Ristorante Bottaio

The Oliverii Family of Restaurants is well known on the North Shore, with restaurants in Northbrook (Trattoria Oliverii), Deerfield (Ristorante Abruzzo) and Oliverii North (Antioch). This time, our destination was Libertyville and Ristorante Bottaio, bustling on a recent Friday night.

Pet peeve alert: Our reservation was for 7:45 p.m., and we arrived promptly. Although they were very gracious, we waited 25 minutes for our table. I realized later that they were jammed up due to a rehearsal dinner booked in the upstairs area. No drinks or apps were offered for the inconvenience. My opinion? Make the customer happy. If they wait more than 15 minutes for a reservation, you buy a round of drinks.

OK, I’m over it. Moving on.

Finally seated, the server quickly took a drink order, including two very healthy glasses of Chianti Riserva ($12 each), and left us to settle in with the menu, which offered quite a bit of choice. We ordered an antipasto for the table ($12), having checked out the lovely platters of grilled veggies while waiting to be seated. (Oops! I’ve moved on, right?)

The platter arrived, ringed with thinly sliced Italian meats and heaped with chunks of Asiago cheese as well as marinated and grilled zucchini, eggplant, roasted red peppers and olives. With it came a bread plate (plain and herbed focaccia and a good, crusty Italian loaf) and a fruity, fragrant olive oil.

Off to a good start but where were some of the more interesting veggies I spied earlier (marinated fennel, slices of frittata, etc.)?

The house salad (mixed greens and a few veggies tossed with LOTS of a tart red wine vinaigrette) or Minestrone is included with your entreé. My daughter was able to change to a Caesar with no up charge. I was especially glad not to incur an extra charge when the Caesar arrived and it became clear that either they make an excessively watery dressing or the romaine wasn’t dried thoroughly before tossing.

The soups we tried were tasty enough, although on the salty side, especially the Tortellini in Brodo ($6). The Pasta e Fagioli ($6) was more successful, thick with ditalini pasta, diced veggies and beans. A little heavy for a summer meal, perhaps, but remember we haven’t seen much in the way of summer yet!

The entrees arrived, and the results were a mixed bag. The Margherita Pizza ($9), fresh from the wood-burning oven, was delicious with a thin but toothsome crust, charred slightly on the edges and bottom. It oozed with Mozzarella and a crushed tomato sauce and was strewn prettily with a chiffonade of fresh basil.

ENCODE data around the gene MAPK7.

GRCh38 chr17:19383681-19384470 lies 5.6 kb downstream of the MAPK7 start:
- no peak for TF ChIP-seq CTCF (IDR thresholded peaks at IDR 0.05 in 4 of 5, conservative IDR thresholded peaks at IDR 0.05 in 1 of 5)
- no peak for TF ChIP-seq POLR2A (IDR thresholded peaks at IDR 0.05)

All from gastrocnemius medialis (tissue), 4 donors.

The evening’s special pasta, Garganelli Funghi Bosco ($16), combined a homemade egg pasta sauteed with mixed wild mushrooms and fresh grape tomatoes in a white wine sauce, topped with fresh arugula and shaved Parmesan, which seemed almost like an entire salad atop the pasta. Despite the earthiness of the mushrooms, the arugula and tiny tomatoes kept it reasonably light.

The Rigatoni Con Scampi ($18), billed as “Pasta with Shrimp in a Spicy Tomato Sauce,” got it partially right. The server was again accommodating, allowing us to substitute linguine. The shrimp were plump and plentiful, but the sauce was not even remotely spicy. Instead it was a tad sweet, which was odd.

The real disaster, though, was the not inexpensive fish special, Branzino in Crosta ($28). Supposedly a filet of Chilean Sea Bass with a potato crust served in a Prosecco and creamy herb sauce, it missed on every level. The fish was overcooked and some of the potato “crust”- really more of a pile of potato strings on top – was raw. The sauce was just wrong. The side dishes (a well-seasoned sauté of spinach and garlic and an overly cheesy and creamy risotto with peas) tried valiantly to rescue the fish but to no avail.

I gave last rites to the dish and waited for dessert.

Ah, dessert- the savior of many a meal- but sadly, not this time.

The Mille alle Mele ($7), many layers of thin, filolike pastry layered and baked with chunks of apple, was served with a vanilla gelato. The apple was not quite cooked through and would have been more successful if thinly sliced; the pastry should have been crispier. We were astounded by the Panna Cotta ($7), but not in a good way. As it was served, I asked why it was in two layers, and I was told that was what Panna Cotta looked like. Actually, it had separated, with the gelatin heading south in the mold and the cream and sugar hanging out on top.

It was kind of disturbing and not the way you’d want to end the meal.

Maybe if I lived nearby I’d give it another try; the pizza, pasta e fagioli, and the special pasta were tasty, but with the cost of gas and the value of my time, I’ll look a little closer to home.

– Julie Chernoff, Make It Better, North Shore